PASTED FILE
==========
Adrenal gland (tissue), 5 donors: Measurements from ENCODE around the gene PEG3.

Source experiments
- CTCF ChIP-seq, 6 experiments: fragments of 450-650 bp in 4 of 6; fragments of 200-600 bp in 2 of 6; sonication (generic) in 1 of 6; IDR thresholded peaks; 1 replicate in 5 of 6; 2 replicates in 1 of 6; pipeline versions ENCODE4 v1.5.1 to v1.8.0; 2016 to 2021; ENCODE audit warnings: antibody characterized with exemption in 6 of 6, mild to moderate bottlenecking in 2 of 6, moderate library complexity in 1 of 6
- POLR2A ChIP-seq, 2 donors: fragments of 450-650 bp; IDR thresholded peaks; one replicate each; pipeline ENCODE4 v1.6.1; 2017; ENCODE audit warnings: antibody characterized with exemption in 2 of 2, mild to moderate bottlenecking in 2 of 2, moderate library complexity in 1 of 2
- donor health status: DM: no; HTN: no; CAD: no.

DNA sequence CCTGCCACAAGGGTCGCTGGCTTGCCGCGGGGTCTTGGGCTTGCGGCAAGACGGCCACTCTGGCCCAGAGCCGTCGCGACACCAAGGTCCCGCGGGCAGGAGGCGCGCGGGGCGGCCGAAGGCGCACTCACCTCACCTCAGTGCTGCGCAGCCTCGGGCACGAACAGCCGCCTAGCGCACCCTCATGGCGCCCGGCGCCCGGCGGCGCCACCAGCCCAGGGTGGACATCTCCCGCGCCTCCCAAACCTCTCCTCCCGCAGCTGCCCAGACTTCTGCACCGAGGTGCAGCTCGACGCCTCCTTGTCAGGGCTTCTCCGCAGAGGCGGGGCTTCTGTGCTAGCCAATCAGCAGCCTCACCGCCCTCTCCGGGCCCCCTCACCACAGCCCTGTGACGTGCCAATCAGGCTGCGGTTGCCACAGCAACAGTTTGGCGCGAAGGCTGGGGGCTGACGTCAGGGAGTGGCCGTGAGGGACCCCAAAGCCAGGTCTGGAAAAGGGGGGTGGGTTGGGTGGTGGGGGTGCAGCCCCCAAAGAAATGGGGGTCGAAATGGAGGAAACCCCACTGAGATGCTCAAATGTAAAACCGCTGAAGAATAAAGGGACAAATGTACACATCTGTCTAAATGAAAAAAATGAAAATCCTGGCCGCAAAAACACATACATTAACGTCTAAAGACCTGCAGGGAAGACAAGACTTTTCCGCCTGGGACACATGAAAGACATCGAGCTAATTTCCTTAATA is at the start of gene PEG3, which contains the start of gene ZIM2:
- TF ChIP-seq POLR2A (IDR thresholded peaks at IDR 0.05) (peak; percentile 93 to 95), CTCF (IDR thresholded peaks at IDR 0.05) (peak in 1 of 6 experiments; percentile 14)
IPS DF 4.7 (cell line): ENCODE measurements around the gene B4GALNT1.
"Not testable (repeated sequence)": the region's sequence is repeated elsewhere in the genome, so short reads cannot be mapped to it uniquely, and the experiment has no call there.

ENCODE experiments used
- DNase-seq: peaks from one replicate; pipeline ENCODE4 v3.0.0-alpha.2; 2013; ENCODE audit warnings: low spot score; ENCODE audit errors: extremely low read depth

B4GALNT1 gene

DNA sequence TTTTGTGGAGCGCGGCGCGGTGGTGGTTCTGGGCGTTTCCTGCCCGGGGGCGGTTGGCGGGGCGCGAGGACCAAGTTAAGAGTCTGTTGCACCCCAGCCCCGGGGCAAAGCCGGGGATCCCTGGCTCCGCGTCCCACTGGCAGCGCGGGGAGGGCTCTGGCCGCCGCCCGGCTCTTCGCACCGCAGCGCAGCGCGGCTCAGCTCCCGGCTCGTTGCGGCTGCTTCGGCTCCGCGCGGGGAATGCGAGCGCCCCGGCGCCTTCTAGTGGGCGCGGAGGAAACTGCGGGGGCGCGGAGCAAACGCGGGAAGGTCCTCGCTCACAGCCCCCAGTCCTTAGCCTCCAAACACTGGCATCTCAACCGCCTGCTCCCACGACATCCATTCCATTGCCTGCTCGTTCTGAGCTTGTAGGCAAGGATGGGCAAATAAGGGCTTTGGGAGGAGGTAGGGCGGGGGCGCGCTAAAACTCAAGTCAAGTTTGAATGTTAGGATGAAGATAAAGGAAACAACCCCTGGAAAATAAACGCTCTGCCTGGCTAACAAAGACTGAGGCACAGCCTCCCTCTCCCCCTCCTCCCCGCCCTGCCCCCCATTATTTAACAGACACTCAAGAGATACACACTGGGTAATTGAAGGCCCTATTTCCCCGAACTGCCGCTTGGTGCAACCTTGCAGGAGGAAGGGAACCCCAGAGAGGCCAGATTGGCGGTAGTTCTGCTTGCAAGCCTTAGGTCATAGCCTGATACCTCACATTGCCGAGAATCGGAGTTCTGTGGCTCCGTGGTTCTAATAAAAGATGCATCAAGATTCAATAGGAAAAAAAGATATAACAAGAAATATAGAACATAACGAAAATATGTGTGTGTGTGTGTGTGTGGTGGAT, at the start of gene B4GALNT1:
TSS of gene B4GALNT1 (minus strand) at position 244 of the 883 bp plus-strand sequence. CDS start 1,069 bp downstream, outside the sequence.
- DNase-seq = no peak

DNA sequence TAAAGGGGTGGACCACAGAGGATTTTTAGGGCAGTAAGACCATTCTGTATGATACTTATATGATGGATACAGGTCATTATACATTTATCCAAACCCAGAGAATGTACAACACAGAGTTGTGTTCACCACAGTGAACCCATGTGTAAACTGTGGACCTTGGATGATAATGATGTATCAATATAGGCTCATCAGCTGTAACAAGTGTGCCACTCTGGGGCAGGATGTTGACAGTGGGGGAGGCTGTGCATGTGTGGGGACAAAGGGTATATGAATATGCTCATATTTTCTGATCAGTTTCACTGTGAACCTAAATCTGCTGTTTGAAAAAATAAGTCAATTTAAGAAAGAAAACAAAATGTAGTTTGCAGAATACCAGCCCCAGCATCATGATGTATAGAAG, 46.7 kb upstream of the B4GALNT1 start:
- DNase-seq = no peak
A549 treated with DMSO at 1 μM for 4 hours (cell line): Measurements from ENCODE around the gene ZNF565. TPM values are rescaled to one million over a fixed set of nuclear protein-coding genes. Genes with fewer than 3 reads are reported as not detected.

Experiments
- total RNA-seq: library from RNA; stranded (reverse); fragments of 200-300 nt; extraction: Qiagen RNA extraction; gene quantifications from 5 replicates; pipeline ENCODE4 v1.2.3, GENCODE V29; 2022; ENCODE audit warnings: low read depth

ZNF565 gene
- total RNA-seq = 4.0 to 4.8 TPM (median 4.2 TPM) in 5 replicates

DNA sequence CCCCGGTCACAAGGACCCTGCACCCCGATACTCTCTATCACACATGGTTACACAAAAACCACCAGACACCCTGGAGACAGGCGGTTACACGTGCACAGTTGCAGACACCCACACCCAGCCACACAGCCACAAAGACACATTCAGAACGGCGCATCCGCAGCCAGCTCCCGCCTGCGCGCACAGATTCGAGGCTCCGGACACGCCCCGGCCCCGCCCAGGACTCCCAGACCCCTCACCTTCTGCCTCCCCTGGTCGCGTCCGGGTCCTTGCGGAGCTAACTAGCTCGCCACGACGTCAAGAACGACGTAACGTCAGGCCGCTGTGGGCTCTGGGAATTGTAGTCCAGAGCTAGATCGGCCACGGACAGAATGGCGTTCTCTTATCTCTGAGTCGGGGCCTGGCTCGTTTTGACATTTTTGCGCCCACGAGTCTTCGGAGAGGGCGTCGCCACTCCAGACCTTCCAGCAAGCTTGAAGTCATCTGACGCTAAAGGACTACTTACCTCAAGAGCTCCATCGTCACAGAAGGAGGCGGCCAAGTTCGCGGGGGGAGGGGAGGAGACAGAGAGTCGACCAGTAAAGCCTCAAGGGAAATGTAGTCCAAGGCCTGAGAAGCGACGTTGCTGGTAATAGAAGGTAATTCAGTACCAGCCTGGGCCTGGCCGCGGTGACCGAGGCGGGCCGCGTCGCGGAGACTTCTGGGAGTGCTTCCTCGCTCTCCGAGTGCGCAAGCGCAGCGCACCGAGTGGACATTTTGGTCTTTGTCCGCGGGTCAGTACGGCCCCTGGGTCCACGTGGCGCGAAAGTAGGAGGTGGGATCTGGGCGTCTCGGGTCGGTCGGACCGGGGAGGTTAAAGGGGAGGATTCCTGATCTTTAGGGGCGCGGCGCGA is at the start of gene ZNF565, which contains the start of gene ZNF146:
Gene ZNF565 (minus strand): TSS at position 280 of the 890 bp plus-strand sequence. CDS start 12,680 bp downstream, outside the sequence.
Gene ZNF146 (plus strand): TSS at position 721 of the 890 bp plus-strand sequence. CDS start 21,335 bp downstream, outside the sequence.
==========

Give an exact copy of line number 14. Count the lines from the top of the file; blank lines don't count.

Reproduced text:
TSS of gene B4GALNT1 (minus strand) at position 244 of the 883 bp plus-strand sequence. CDS start 1,069 bp downstream, outside the sequence.